In *Admissible Sets and Structures*, page 101, theorem 5.8, Barwise introduces a weird form of his compactness theorem in which there are two theories $T$ and $T'$ both $\Sigma_1$, such that every $\varphi \in T$ is a pure set (while sets (or formulas) of $T'$ are allowed to be not pure sets, so that they may involve *urelements*). Also, he assumes that the theory $T$ is a set of *finitary* formulas (because of the key assumption $o(\mathbb{A}_{\mathfrak{M}})=\omega$).

Then assuming that for every finite $T_0 \subset T$, $T_0 \cup T'$ has a model then necessarily $T\cup T'$ has a model.

It seems to me that this leads to a contradiction because of the following: Consider the set $\omega$ (set of finite ordinals) and assume it is the pure part of $\mathbb{A}_{\mathfrak{M}}$.

So clearly $o(\mathbb{A}_{\mathfrak{M}})=\omega $ (where by $o(...)$ we mean the ordinal rank of the set of pure sets (i.e. not involving urelements) of a set). Also, let $\mathfrak{M}=(M )$. $M$ is set of urelements containing a copy of $\omega$. Assume $T'=\lbrace {\rm There \; exists \; a \; surjection \; from \; a \; finite\; ordinal \; to \;} N \subset M \rbrace \cup T''$.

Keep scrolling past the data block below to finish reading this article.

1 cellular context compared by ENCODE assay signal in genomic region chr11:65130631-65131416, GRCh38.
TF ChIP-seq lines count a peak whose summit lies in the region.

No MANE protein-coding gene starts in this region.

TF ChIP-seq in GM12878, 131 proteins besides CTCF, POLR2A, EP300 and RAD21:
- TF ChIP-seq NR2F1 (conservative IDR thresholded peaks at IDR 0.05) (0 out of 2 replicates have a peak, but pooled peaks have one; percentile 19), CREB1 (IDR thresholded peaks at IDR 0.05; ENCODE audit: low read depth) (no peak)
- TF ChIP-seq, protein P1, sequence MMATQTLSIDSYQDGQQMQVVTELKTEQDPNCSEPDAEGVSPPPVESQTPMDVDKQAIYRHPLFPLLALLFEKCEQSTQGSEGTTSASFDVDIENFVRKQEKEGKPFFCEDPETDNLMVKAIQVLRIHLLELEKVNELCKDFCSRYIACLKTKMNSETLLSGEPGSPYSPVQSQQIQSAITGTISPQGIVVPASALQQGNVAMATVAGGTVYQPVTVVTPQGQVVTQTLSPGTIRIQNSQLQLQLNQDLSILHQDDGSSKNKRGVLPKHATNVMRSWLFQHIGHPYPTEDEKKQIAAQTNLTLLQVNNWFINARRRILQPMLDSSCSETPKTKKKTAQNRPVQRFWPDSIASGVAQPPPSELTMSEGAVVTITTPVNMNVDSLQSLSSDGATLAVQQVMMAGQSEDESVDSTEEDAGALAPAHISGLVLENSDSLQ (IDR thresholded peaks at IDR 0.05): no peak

Then $T'$ is a set of one infinitary sentence plus $T''$ where $T''$ is a set of formulas specifying that there exists a map from $\omega$ into $N$, plus a set of sentences specifying that two elements of $\omega$ map to the same element of $N$ only if they are congruent by some equivalence relation $\equiv$. Also, let $T$ be the set of (finitary!) formulas specifying that there exists a more than $n$ distinct equivalence classes for $\equiv$, a sentence for each $n \in \omega$.

Then every $T_0 \cup T'$ has a model where $T_0 \subset T$ finite, (since $N$ is assumed finite) but $T\cup T'$ does not have a model. How could that be?

Thank you